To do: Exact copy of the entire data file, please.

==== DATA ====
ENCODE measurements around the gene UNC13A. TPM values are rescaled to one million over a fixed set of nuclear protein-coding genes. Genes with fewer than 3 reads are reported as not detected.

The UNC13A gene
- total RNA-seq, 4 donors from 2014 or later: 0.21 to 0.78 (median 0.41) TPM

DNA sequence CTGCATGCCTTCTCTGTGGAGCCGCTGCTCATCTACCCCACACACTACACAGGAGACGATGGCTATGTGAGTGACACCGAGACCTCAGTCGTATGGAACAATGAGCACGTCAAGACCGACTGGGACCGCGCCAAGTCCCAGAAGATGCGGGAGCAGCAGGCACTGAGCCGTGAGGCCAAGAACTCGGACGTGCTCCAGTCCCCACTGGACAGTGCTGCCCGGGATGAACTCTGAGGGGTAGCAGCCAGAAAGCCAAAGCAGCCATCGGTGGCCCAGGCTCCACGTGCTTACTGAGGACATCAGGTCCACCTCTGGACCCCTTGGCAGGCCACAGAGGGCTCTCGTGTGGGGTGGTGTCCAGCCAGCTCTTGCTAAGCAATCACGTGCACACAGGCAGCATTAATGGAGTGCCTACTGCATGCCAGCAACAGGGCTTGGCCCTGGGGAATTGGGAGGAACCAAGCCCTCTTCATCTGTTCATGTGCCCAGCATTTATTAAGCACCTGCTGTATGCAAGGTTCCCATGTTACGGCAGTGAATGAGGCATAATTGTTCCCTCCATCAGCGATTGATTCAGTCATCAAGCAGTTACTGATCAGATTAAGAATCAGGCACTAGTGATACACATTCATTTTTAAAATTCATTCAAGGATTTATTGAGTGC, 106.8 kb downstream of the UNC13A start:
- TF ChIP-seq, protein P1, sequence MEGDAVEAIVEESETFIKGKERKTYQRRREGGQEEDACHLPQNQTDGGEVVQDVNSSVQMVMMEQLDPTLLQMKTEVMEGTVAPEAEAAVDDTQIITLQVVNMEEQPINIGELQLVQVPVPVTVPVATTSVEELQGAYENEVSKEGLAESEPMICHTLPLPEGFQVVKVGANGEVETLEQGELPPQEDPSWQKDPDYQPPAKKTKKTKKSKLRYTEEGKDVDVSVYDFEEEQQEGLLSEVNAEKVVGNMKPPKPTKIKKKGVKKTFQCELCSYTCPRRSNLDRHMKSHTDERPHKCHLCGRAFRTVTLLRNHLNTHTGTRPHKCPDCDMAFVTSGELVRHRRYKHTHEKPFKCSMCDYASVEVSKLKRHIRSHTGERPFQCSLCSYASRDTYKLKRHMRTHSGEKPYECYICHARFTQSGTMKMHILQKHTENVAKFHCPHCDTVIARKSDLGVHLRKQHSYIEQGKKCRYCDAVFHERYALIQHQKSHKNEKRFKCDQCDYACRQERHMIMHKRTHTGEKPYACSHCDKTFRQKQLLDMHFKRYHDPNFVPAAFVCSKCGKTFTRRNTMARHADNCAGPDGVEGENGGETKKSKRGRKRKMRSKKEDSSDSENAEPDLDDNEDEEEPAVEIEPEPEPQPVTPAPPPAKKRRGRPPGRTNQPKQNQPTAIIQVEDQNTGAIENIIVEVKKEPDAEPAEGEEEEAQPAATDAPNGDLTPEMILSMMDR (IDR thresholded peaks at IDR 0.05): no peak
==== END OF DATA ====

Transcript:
ENCODE measurements around the gene UNC13A. TPM values are rescaled to one million over a fixed set of nuclear protein-coding genes. Genes with fewer than 3 reads are reported as not detected.

The UNC13A gene
- total RNA-seq, 4 donors from 2014 or later: 0.21 to 0.78 (median 0.41) TPM

DNA sequence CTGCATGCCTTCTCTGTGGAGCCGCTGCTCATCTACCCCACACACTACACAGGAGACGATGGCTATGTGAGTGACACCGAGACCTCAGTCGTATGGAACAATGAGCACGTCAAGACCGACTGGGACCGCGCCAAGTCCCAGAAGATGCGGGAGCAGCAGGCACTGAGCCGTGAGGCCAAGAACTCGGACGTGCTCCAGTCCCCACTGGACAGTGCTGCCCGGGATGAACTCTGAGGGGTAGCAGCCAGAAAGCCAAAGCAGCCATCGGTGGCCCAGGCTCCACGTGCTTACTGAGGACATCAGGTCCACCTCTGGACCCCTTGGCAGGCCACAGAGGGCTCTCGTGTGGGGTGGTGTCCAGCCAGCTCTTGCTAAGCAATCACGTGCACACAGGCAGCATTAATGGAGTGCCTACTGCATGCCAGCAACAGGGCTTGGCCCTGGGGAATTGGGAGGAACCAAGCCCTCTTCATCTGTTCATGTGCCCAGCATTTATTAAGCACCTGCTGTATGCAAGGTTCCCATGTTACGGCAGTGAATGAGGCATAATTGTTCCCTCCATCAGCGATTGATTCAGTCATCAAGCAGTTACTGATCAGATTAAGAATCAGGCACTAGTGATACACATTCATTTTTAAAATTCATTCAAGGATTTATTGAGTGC, 106.8 kb downstream of the UNC13A start:
- TF ChIP-seq, protein P1, sequence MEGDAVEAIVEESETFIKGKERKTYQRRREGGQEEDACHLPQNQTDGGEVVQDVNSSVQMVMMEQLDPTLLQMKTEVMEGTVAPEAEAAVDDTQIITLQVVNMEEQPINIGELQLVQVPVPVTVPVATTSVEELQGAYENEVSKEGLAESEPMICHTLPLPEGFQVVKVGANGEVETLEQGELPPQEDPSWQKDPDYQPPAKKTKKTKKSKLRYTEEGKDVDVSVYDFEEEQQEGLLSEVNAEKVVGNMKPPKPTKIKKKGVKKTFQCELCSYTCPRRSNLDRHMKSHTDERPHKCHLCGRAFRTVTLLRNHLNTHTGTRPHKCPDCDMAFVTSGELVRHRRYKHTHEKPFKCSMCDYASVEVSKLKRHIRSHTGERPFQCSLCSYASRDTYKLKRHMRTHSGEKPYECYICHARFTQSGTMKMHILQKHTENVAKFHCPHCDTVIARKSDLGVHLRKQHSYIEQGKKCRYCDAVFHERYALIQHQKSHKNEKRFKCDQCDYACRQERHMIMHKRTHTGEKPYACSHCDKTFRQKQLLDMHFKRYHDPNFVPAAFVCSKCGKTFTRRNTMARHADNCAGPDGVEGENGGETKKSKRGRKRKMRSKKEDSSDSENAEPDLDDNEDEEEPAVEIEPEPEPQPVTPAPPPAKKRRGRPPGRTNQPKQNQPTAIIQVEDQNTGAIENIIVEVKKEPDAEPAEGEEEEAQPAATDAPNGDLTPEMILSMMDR (IDR thresholded peaks at IDR 0.05): no peak